The District Court reasoned that because crucial witnesses and evidence were beyond the reach of compulsory process, and because the defendants would not be able to implead potential Scottish third-party defendants, it would be "unfair to make Piper and Hartzell proceed to trial in this forum." Id.,
The District Court concluded that the relevant public interests also pointed strongly towards dismissal. The court determined that Pennsylvania law would apply to Piper and Scottish law to Hartzell if the case were tried in the Middle District of Pennsylvania.
In opposing the motions to dismiss, respondent contended that dismissal would be unfair because Scottish law was less favorable. The District Court explicitly rejected this claim. It reasoned that the possibility that dismissal might lead to an unfavorable change in the law did not deserve significant weight; any deficiency in the foreign law was a "matter to be dealt with in the foreign forum." Id., at 738.
On appeal, the United States Court of Appeals for the Third Circuit reversed and remanded for trial. The decision to reverse appears to be based on two alternative grounds. First, the Court held that the District Court abused its discretion in conducting the Gilbert analysis. Second, the Court held that dismissal is never appropriate where the law of the alternative forum is less favorable to the plaintiff.
The Court of Appeals began its review of the District Court's Gilbert analysis by noting that the plaintiff's choice of forum deserved substantial weight, even though the real parties in interest are nonresidents. It then rejected the District Court's balancing of the private interests. It found that Piper and Hartzell had failed adequately to support their claim that key witnesses would be unavailable if trial were held in the United States: they had never specified the witnesses they would call and the testimony these witnesses would provide. The Court of Appeals gave little weight to the fact that piper and Hartzell would not be able to implead potential Scottish third-party defendants, reasoning that this difficulty would be "burdensome" but not "unfair," 630 F. 2d, at 162.
The Court of Appeals also rejected the District Court's analysis of the public interest factors. It found that the District Court gave undue emphasis to the application of Scottish law: " `the mere fact that the court is called upon to determine and apply foreign law does not present a legal problem of the sort which would justify the dismissal of a case otherwise properly before the court.' " Id., at 163 (quoting Hoffman v. Goberman, 420 F.2d 423, 427 (CA3 1970)). In any event, it believed that Scottish law need not be applied. After conducting its own choice-of-law analysis, the Court of Appeals determined that American law would govern the actions against both Piper and Hartzell.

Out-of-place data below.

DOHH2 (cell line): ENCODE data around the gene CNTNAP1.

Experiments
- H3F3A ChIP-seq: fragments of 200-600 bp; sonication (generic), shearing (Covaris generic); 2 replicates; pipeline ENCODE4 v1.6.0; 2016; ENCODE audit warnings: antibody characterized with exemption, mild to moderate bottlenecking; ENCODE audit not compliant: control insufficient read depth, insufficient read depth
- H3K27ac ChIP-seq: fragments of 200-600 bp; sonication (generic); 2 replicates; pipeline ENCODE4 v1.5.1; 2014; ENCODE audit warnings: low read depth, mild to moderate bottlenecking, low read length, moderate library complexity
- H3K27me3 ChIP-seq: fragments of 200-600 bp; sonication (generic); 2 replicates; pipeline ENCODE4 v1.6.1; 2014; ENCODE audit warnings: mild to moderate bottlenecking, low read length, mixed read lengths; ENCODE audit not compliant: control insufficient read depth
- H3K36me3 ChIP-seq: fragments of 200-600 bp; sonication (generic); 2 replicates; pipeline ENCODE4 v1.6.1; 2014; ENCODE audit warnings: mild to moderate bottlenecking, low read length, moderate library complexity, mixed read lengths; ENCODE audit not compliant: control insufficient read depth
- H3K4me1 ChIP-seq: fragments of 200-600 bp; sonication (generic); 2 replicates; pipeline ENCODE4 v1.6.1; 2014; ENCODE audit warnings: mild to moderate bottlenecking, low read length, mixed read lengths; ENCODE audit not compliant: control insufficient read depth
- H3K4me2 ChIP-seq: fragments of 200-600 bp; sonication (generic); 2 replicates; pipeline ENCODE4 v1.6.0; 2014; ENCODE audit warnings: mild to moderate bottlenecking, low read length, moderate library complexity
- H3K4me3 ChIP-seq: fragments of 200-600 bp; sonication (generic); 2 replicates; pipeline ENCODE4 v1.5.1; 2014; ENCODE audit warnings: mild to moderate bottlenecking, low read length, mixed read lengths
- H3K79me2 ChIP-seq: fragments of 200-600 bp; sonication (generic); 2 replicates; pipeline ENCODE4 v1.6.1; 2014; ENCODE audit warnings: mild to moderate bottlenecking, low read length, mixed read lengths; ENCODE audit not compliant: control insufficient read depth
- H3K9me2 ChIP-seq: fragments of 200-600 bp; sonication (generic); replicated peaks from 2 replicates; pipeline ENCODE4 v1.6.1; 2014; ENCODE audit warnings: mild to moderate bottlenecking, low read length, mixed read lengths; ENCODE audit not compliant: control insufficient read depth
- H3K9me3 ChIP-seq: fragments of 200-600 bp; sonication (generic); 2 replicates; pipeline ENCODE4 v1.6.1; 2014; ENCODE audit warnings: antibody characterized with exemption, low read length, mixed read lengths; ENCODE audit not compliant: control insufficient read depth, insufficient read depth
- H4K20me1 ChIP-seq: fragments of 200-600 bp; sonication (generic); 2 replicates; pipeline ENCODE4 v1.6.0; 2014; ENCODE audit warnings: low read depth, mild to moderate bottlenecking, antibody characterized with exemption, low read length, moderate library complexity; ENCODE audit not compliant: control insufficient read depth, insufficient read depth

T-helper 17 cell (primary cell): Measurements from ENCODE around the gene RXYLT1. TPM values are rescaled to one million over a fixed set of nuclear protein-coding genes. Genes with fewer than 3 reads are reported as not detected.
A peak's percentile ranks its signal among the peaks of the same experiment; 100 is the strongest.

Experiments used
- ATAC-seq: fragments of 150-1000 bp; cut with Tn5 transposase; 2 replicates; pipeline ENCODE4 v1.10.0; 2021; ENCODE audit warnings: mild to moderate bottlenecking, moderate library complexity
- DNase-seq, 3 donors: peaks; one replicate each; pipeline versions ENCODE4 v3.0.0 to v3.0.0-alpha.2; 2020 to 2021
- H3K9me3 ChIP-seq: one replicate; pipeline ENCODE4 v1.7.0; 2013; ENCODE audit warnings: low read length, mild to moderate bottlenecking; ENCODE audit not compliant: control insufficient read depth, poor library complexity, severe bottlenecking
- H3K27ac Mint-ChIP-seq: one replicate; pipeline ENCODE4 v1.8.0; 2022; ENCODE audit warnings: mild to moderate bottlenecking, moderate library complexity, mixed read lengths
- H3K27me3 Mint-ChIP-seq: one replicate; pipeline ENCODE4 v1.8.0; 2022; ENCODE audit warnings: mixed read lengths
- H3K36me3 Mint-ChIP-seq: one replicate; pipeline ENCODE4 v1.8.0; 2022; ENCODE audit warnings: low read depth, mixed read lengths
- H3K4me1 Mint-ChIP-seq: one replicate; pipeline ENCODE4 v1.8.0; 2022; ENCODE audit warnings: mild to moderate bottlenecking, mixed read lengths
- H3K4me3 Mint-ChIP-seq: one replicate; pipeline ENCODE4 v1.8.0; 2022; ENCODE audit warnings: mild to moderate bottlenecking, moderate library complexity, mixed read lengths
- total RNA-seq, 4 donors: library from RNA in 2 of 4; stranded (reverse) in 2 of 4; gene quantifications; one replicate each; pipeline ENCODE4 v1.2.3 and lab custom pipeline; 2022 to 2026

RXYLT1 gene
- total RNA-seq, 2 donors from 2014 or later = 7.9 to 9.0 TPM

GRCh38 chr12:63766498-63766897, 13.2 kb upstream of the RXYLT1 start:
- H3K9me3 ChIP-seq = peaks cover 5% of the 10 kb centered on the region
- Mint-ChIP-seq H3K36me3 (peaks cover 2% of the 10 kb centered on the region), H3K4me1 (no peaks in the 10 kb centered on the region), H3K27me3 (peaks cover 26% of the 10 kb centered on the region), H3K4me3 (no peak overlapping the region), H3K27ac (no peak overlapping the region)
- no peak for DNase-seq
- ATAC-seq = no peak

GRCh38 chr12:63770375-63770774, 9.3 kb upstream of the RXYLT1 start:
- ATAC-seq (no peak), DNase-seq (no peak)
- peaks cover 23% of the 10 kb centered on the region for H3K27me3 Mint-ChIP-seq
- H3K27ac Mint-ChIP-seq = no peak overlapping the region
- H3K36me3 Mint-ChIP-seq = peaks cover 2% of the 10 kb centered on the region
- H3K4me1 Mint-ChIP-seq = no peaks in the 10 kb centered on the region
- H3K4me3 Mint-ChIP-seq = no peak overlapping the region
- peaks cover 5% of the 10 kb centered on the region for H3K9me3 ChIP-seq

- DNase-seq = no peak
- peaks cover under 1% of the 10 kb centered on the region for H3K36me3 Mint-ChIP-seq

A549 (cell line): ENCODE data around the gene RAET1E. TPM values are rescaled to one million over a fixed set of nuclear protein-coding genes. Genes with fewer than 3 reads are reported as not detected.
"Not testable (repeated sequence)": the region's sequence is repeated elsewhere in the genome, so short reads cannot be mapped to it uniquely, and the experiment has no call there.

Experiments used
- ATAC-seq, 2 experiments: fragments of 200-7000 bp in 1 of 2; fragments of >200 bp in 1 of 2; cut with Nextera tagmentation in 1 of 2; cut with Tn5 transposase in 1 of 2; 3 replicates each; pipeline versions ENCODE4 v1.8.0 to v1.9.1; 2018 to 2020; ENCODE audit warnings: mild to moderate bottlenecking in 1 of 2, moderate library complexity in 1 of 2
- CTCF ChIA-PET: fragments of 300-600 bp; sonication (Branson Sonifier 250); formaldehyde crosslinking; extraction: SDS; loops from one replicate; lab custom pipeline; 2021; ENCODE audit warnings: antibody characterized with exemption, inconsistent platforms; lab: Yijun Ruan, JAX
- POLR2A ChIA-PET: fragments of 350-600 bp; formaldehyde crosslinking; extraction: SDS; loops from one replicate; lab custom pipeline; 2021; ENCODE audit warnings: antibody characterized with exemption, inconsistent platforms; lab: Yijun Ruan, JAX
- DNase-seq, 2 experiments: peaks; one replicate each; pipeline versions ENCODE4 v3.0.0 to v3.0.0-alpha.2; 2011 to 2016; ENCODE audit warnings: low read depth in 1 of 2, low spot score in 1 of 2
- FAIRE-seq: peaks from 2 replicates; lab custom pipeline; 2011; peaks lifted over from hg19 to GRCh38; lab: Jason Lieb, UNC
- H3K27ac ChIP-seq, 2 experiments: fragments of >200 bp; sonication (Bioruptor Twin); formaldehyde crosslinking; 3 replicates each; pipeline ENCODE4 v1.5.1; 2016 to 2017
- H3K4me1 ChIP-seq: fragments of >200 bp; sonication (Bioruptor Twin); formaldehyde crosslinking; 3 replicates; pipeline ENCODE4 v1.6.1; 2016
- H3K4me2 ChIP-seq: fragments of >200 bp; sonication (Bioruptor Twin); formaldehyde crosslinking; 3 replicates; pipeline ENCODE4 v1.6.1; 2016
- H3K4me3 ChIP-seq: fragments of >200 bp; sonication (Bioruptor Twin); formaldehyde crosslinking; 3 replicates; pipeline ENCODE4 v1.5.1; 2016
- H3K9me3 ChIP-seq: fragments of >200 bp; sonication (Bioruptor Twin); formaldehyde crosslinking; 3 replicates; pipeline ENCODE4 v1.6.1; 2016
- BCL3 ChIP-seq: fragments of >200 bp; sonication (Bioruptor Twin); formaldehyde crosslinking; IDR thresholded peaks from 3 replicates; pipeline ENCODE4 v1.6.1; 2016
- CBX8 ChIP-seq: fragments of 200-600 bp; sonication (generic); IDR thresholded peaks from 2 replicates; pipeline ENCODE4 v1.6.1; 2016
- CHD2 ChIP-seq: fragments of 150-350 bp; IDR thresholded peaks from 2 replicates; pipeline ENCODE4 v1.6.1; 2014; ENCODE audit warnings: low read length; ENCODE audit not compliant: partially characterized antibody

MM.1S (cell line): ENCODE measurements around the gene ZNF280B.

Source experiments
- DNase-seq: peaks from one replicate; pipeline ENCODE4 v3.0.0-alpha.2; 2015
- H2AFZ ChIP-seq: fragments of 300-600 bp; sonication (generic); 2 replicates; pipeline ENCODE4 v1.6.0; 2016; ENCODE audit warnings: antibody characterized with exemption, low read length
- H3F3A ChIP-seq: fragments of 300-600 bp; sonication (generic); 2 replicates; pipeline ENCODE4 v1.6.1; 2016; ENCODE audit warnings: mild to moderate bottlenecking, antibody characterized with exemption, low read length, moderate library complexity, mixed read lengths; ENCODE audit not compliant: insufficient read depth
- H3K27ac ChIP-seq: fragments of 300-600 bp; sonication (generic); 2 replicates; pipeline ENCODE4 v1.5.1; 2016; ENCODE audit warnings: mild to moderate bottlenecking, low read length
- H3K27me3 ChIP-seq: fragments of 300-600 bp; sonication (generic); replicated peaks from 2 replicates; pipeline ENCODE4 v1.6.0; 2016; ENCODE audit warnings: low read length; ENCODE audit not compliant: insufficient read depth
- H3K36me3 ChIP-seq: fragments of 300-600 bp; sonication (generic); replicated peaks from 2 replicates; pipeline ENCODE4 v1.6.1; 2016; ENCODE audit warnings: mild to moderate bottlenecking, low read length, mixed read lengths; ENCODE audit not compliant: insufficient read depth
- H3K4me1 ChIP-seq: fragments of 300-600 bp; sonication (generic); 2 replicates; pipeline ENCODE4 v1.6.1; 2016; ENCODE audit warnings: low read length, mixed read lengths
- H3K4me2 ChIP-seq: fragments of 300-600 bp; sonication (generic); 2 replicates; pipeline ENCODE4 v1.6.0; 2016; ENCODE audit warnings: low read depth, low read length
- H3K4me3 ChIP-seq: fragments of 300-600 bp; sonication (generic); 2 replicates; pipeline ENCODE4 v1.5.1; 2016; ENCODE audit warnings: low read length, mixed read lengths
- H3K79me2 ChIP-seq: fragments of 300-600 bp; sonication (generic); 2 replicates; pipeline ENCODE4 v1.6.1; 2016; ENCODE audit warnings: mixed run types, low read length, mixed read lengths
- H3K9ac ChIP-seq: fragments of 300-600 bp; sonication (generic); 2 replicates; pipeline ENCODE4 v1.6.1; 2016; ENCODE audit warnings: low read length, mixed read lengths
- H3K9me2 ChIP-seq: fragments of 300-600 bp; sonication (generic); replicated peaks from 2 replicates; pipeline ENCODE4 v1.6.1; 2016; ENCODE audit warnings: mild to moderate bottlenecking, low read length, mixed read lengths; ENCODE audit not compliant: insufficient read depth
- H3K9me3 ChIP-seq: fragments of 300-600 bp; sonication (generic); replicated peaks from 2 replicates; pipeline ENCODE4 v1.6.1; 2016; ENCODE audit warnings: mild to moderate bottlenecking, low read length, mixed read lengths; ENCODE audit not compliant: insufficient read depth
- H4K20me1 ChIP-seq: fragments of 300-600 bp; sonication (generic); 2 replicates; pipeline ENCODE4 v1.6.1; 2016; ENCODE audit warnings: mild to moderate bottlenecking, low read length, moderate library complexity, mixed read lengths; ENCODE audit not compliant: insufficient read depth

In other words, the court decided that dismissal is automatically barred if it would lead to a change in the applicable law unfavorable to the plaintiff.
We granted certiorari in these case to consider the questions they raise concerning the proper application of the doctrine of forum non conveniens. 450 U.S. 909 (1981).
The Court of Appeals erred in holding that plaintiffs may defeat a motion to dismiss on the ground of forum non conveniens merely by showing that the substantive law that would be applied in the alternative forum is less favorable to the plaintiffs than that of the present forum. The possibility of a change in substantive law should ordinarily not be given conclusive or even substantial weight in the forum non conveniens inquiry.
We expressly rejected the position adopted by the Court of Appeals in our decision in Canada Malting Co. v. Paterson Steamships, Ltd., 285 U.S. 413 (1932). That case arose out of a collision between two vessels in American waters. The Canadian owners of cargo lost in the accident sued the Canadian owners of one of the vessels in Federal District Court. The cargo owners chose an American court in large part because the relevant American liability rules were more favorable than the Canadian rules. The District Court dismissed on grounds of forum non conveniens. The plaintiffs argued that dismissal was inappropriate because Canadian laws were less favorable to them. This Court nonetheless affirmed:
The Court further stated that "[t]here was no basis for the contention that the District Court abused its discretion." 285 U. S., at 423.
It is true that Canada Malting was decided before Gilbert, and that the doctrine of forum non conveniens was not fully crystallized until our decision in that case.
The Court of Appeals' decision is inconsistent with this Court's earlier forum non conveniens decisions in another respect. Those decisions have repeatedly emphasized the need to retain flexibility. In Gilbert, the Court refused to identify specific circumstances "which will justify or require either grant or denial of remedy." 330 U. S., at 508. Similarly, in Koster, the Court rejected the contention that where a trial would involve inquiry into the internal affairs of a foreign corporation, dismissal was always appropriate. "That is one, but only one, factor which may show convenience." 330 U. S., at 527. And in Williams v. Green Bay & Western R. Co., 326 U.S. 549, 557 (1946), we stated that we would not lay down a rigid rule to govern discretion, and that "[e]ach case turns on its facts." If central emphasis were